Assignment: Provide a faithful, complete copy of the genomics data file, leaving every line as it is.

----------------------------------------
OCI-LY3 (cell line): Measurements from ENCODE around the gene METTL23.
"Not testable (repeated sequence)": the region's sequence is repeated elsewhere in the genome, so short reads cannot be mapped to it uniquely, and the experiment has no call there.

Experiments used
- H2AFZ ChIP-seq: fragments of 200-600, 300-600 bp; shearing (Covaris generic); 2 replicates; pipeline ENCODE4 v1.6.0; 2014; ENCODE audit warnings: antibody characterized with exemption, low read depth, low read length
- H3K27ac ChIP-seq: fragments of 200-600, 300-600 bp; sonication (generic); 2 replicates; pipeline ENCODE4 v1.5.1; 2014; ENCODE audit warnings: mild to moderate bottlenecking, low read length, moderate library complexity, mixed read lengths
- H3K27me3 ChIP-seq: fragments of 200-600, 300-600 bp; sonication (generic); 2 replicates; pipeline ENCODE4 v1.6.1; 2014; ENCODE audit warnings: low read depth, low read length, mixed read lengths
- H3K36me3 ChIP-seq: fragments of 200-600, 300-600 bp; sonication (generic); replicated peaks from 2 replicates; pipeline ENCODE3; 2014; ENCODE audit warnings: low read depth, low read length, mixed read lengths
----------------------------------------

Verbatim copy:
OCI-LY3 (cell line): Measurements from ENCODE around the gene METTL23.
"Not testable (repeated sequence)": the region's sequence is repeated elsewhere in the genome, so short reads cannot be mapped to it uniquely, and the experiment has no call there.

Experiments used
- H2AFZ ChIP-seq: fragments of 200-600, 300-600 bp; shearing (Covaris generic); 2 replicates; pipeline ENCODE4 v1.6.0; 2014; ENCODE audit warnings: antibody characterized with exemption, low read depth, low read length
- H3K27ac ChIP-seq: fragments of 200-600, 300-600 bp; sonication (generic); 2 replicates; pipeline ENCODE4 v1.5.1; 2014; ENCODE audit warnings: mild to moderate bottlenecking, low read length, moderate library complexity, mixed read lengths
- H3K27me3 ChIP-seq: fragments of 200-600, 300-600 bp; sonication (generic); 2 replicates; pipeline ENCODE4 v1.6.1; 2014; ENCODE audit warnings: low read depth, low read length, mixed read lengths
- H3K36me3 ChIP-seq: fragments of 200-600, 300-600 bp; sonication (generic); replicated peaks from 2 replicates; pipeline ENCODE3; 2014; ENCODE audit warnings: low read depth, low read length, mixed read lengths